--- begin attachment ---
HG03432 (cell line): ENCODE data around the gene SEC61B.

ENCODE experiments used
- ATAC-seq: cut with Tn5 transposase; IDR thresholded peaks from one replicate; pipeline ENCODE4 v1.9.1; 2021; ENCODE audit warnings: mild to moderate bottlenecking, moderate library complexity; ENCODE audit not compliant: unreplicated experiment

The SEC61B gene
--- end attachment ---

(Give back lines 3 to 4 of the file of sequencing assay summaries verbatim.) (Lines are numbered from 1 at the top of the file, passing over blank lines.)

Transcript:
- ATAC-seq: cut with Tn5 transposase; IDR thresholded peaks from one replicate; pipeline ENCODE4 v1.9.1; 2021; ENCODE audit warnings: mild to moderate bottlenecking, moderate library complexity; ENCODE audit not compliant: unreplicated experiment

The SEC61B gene